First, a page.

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Cops turn backs on mayor again at fallen officer’s funeral

Bearing the fallen: Officers convey Wnejian Liu’s body past his family to a waiting hearse during a funeral for the fallen cop in Benonhurst on Jan. 4.
Community News Group

They gave him the cold shoulder.

Hundreds of police once again turned their backs on Mayor Bill Deblasio during a funeral service for slain police officer Wenjian Liu in Dyker Heights on Jan. 4.

Top brass directly in front of the funeral home remained at attention, but hundreds of the thousands of rank-and-file officers that filled 65th Street from 13th to 18th Avenues did an about-face when Hizzoner took the podium to eulogize Liu. Police union reps have said Deblasio has blood on his hands for the deaths of Liu and fellow cop Rafael Ramos, charging he has been insufficiently supportive of the NYPD. Officers made the disrespectful showing despite police Commissioner Bill Bratton’s memo late last week requesting officers not air their grievances at the ceremony for a slain officer.

“A hero’s funeral is about grieving, not grievance,” Bratton wrote in the Jan. 2 memo.

The memo said officers who did protest would not be disciplined.

Despite rain, tens of thousands of police and civilians stood along 65th Street and neighboring roads to attend the funeral before a motorcade accompanied the body to its final resting place in Cypress Hills Cemetery, law enforcement officials said.

Family members remembered Liu as a gentle and caring man who sacrificed for anyone who needed him.

“To me, he is my soulmate,” said Liu’s widow Pei Xian Chen.

The two married in September.

“He was fearless in and out of work,” Chen said.

Liu’s father called him a dedicated son who embodied Confucian ideals of piety toward parents.

Insubordination: Members of the Brooklyn chapter of the Blue Knights, a motorcycle club for law enforcement, joined the hundreds of uniformed cops who turned their backs on Mayor DeBlasio as he eulogized Officer Wenjian Liu.
Community News Group

“He called every day when he was finished with work to tell me he was safe,” Wei Tang Liu said through an interpreter.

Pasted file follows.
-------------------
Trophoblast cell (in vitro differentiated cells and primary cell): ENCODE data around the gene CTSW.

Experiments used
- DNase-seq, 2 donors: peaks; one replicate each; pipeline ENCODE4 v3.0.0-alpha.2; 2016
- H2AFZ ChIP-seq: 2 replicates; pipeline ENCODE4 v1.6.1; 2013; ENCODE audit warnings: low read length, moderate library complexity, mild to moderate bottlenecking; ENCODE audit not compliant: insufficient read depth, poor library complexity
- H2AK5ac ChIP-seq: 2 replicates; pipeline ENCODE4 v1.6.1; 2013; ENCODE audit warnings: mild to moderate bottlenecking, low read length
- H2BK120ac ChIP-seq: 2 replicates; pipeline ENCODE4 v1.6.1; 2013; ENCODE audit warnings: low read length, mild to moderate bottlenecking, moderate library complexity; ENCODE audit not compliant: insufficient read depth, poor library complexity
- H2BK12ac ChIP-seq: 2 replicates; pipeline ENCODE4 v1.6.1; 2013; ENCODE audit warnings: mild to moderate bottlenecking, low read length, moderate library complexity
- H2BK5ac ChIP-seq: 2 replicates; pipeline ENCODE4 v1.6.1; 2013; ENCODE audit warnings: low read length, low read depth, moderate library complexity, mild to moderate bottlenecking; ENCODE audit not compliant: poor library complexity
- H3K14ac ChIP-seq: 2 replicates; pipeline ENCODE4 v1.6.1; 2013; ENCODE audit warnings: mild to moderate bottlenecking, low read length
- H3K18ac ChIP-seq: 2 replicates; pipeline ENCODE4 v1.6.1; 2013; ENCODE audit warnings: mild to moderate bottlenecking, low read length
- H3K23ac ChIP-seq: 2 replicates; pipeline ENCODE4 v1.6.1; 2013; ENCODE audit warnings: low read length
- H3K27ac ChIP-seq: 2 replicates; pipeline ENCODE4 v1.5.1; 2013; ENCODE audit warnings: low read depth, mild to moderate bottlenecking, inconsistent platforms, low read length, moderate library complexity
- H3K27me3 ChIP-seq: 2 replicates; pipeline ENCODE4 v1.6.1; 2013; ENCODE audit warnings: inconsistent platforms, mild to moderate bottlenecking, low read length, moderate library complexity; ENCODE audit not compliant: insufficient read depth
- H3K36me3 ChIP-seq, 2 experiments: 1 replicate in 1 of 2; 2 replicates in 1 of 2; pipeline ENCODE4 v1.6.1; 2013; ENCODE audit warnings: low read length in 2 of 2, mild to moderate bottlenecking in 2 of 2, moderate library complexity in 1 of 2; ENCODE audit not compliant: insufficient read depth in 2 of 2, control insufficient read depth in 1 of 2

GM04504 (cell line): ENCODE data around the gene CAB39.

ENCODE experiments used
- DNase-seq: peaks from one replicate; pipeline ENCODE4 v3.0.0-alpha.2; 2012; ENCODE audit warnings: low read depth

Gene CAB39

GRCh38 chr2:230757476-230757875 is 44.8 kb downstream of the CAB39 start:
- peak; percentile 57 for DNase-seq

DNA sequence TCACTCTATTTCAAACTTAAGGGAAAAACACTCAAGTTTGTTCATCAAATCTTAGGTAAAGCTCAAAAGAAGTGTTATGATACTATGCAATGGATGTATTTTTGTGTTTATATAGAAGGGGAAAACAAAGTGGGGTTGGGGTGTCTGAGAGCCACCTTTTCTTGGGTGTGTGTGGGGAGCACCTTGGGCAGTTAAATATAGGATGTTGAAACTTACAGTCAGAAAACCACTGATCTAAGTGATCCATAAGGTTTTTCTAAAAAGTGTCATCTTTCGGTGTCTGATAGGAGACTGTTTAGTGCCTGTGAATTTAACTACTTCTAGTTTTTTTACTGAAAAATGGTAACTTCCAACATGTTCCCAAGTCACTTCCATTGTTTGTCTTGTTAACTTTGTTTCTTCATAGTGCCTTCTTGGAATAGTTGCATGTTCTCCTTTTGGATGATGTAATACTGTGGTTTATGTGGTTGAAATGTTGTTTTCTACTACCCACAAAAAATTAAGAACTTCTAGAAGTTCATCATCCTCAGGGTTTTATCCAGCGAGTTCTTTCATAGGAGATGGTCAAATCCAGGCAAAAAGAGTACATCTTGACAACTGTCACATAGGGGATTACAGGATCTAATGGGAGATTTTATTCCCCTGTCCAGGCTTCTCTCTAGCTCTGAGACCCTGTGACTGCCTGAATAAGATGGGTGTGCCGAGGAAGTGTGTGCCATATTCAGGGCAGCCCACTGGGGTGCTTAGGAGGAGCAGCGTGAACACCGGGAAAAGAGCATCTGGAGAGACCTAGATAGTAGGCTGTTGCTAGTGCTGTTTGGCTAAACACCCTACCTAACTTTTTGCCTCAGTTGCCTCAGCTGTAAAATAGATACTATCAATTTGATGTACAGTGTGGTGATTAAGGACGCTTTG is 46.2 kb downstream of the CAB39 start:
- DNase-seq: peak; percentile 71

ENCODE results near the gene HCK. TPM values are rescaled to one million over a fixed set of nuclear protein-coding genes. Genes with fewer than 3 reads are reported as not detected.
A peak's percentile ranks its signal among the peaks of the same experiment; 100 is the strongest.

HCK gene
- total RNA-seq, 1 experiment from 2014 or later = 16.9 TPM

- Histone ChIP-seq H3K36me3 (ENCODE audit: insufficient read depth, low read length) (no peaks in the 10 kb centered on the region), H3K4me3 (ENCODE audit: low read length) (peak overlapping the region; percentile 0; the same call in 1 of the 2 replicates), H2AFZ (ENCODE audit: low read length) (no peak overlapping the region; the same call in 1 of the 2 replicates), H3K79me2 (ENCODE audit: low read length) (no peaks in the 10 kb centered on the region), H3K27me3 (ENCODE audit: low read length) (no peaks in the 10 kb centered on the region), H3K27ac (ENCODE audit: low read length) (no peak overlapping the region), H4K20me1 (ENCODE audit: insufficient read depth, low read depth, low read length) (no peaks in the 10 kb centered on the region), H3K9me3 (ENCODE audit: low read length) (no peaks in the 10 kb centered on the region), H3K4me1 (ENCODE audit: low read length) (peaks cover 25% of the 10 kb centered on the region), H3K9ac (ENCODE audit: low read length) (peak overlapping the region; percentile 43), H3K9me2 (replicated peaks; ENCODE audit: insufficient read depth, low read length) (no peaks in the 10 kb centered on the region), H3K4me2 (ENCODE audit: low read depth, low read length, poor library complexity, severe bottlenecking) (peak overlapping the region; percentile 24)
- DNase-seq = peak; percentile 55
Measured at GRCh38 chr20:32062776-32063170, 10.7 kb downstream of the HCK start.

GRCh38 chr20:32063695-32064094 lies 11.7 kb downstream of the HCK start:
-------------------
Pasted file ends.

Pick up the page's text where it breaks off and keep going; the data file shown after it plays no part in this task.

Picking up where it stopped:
Deranged transient Ismaaiyl Brinsley ambushed Liu and Ramos as the pair sat in a patrol car in Bedford-Stuyvesant on Dec. 20. Brinsley, who that morning shot his ex-girlfriend in the stomach at her home outside of Baltimore, turned the gun on himself on a G train platform after murdering the officers, police said. Brinsley had a history of depression and violent behavior and his girlfriend talked him out of a suicide attempt the day of the shooting spree, according to a New York Times report. In Instagram postings, he explained the murders as revenge for the police killings of Michael Brown and Eric Garner, according to reports.

In the hours following the officers’ deaths, police unions seized on the killings as evidence that the mayors’ hands-off approach to anti-police-brutality protests had fomented violent anti-cop sentiment. Officers at the hospital where Liu’s and Ramos’s bodies had been taken turned their backs on DeBlasio as he filed in, and thousands, including many from outside New York, repeated the gesture outside of Ramos’s funeral. The latest protest comes amid an apparent work slowdown by police citywide, with officers writing more than 90 percent fewer summonses during the past two weeks than during the same period a year prior, according to the Times. The same period has seen drastic declines across the board in parking tickets, arrests, and criminal summonses.

Police unions have been in contract negotiations with City Hall since May.

At a press conference on Monday afternoon, DeBlasio and Bratton denied the apparent slowdown is a coordinated effort.

“At this time, I would not use the term slowdown, which would indicate it is an organized or comprehensive initiative,” Bratton said.

The 90 percent drop in summonses amounts to “very few days in the middle of the holidays and in the middle of very extraordinary circumstances,” DeBlasio said.

The mayor said the display disrespected the officers who died, their families, and all police-supporting New Yorkers.

“They were disrespectful to the families who had lost their loved one. And I can’t understand why anyone would do such a thing in a context like that,” he said. “I also think it’s disrespectful to the people of this city who, in fact, honor work of the NYPD.”

Liu, 32, was a seven-year veteran of the force who immigrated to the United States in 1994, Bratton said. The Police Department posthumously promoted Liu and Ramos to detectives, he said.

The Council will vote whether to co-name streets in Dyker Heights and Queens for the slain officers sometime this month, officials announced.

A sea of blue: Around 25,000 law enforcement professionals from all over the country attended the service, according to police brass.
Community News Group

Reach reporter Max Jaeger at mjaeg‌er@cn‌gloca‌l.com or by calling (718) 260–8303. Follow him on Twitter @JustTheMax.

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